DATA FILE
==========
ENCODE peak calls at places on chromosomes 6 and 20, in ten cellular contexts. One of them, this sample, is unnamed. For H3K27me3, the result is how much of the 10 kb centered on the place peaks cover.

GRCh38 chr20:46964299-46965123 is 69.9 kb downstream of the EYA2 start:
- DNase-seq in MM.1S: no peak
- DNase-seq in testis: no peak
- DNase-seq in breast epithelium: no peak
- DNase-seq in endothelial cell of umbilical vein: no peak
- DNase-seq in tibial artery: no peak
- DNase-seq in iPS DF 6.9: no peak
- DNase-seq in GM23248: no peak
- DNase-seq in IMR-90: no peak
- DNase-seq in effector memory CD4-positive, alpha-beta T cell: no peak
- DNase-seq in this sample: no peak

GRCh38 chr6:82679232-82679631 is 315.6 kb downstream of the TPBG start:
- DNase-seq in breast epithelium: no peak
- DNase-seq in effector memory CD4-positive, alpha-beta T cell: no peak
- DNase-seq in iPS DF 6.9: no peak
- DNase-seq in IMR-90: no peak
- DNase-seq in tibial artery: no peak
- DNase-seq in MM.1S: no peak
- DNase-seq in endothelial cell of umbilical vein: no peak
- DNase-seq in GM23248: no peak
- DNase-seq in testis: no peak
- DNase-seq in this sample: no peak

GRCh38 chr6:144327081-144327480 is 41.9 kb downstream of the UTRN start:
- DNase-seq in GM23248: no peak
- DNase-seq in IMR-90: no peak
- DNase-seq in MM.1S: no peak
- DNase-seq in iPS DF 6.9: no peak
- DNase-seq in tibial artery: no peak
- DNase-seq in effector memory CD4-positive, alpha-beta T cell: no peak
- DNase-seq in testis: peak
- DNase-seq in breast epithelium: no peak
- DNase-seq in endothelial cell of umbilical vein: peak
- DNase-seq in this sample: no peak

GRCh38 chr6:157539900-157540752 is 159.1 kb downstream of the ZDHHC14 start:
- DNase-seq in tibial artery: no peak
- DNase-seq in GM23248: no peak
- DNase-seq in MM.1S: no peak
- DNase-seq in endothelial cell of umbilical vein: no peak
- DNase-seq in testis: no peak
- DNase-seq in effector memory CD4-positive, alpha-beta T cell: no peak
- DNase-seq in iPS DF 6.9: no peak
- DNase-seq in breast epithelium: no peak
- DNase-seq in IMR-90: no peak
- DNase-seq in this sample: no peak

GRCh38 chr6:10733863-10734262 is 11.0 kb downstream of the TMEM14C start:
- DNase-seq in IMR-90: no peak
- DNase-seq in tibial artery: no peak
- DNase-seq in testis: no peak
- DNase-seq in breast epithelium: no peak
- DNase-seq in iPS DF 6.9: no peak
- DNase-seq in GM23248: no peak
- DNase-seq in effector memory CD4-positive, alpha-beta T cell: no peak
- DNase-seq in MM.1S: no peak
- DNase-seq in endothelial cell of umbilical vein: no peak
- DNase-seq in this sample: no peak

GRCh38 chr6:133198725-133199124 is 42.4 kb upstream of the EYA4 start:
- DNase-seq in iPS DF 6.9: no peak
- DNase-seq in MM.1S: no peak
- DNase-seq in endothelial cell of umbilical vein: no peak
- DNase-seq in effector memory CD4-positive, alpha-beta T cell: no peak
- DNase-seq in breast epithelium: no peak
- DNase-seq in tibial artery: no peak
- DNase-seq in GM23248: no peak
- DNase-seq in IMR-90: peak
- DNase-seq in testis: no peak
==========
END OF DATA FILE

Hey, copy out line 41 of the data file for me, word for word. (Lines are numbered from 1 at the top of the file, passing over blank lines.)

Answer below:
- DNase-seq in effector memory CD4-positive, alpha-beta T cell: no peak